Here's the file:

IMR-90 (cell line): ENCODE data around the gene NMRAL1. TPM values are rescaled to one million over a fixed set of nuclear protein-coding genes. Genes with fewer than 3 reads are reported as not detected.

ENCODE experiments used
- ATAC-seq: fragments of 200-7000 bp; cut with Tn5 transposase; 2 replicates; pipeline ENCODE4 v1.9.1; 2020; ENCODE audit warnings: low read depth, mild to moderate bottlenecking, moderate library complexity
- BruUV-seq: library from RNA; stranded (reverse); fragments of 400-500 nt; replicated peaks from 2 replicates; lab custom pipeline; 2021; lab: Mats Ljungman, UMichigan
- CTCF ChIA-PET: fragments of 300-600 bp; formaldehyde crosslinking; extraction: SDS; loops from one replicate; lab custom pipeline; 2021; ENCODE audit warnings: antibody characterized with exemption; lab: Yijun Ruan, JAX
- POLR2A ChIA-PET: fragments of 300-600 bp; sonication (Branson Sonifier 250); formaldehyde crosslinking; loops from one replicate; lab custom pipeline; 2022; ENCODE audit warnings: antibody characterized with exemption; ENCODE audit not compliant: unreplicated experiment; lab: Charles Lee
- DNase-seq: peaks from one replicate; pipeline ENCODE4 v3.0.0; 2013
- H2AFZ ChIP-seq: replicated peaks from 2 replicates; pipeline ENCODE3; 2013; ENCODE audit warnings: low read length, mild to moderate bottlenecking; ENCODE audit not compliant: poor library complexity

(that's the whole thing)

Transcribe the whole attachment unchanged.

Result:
IMR-90 (cell line): ENCODE data around the gene NMRAL1. TPM values are rescaled to one million over a fixed set of nuclear protein-coding genes. Genes with fewer than 3 reads are reported as not detected.

ENCODE experiments used
- ATAC-seq: fragments of 200-7000 bp; cut with Tn5 transposase; 2 replicates; pipeline ENCODE4 v1.9.1; 2020; ENCODE audit warnings: low read depth, mild to moderate bottlenecking, moderate library complexity
- BruUV-seq: library from RNA; stranded (reverse); fragments of 400-500 nt; replicated peaks from 2 replicates; lab custom pipeline; 2021; lab: Mats Ljungman, UMichigan
- CTCF ChIA-PET: fragments of 300-600 bp; formaldehyde crosslinking; extraction: SDS; loops from one replicate; lab custom pipeline; 2021; ENCODE audit warnings: antibody characterized with exemption; lab: Yijun Ruan, JAX
- POLR2A ChIA-PET: fragments of 300-600 bp; sonication (Branson Sonifier 250); formaldehyde crosslinking; loops from one replicate; lab custom pipeline; 2022; ENCODE audit warnings: antibody characterized with exemption; ENCODE audit not compliant: unreplicated experiment; lab: Charles Lee
- DNase-seq: peaks from one replicate; pipeline ENCODE4 v3.0.0; 2013
- H2AFZ ChIP-seq: replicated peaks from 2 replicates; pipeline ENCODE3; 2013; ENCODE audit warnings: low read length, mild to moderate bottlenecking; ENCODE audit not compliant: poor library complexity